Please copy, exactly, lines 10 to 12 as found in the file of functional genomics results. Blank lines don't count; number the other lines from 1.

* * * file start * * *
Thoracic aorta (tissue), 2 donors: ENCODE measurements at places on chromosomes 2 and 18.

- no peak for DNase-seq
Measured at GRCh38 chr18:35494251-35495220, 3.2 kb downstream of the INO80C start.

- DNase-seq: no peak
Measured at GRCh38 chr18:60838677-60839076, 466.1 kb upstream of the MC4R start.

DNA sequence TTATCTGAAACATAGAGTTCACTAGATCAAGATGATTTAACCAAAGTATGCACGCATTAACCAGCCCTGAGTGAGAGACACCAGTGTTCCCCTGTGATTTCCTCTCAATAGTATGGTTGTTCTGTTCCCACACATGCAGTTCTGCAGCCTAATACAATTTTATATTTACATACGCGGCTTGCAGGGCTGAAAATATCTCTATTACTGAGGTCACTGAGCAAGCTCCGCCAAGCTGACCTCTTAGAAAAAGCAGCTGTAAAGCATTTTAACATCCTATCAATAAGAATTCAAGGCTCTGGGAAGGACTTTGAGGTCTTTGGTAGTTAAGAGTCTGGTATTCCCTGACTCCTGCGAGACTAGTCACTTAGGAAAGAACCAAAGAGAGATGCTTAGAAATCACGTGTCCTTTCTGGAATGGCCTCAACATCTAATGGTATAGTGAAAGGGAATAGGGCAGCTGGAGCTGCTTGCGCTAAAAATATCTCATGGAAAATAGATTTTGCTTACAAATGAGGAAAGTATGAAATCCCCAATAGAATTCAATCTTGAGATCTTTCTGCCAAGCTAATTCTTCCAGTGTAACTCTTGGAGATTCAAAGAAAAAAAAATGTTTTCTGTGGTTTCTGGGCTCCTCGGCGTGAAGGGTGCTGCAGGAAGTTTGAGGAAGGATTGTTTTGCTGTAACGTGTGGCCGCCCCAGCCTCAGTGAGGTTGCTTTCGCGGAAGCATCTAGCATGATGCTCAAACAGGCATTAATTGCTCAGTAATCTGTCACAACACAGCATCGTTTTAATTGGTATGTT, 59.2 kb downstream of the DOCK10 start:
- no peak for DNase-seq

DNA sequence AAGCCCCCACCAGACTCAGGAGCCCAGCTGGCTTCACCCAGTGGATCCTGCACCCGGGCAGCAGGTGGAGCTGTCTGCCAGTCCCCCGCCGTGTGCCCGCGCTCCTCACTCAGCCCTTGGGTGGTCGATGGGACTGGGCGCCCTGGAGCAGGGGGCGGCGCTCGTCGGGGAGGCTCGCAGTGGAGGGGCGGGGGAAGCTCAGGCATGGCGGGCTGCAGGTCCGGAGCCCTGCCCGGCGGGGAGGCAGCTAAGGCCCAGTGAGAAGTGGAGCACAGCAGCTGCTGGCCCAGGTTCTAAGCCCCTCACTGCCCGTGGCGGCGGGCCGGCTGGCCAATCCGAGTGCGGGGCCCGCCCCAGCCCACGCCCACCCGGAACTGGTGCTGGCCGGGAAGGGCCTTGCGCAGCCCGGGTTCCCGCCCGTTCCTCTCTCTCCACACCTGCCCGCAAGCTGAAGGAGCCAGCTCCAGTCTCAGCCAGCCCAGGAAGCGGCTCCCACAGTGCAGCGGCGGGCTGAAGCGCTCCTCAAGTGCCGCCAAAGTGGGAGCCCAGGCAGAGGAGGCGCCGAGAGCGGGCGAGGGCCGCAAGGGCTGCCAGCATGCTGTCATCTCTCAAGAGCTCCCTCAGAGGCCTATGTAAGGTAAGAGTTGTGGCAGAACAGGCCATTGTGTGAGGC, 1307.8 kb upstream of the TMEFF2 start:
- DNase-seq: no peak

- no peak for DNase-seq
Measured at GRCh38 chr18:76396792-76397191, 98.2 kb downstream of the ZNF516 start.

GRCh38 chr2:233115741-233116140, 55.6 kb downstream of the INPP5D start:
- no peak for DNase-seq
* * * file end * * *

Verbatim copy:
- no peak for DNase-seq
Measured at GRCh38 chr18:76396792-76397191, 98.2 kb downstream of the ZNF516 start.

GRCh38 chr2:233115741-233116140, 55.6 kb downstream of the INPP5D start: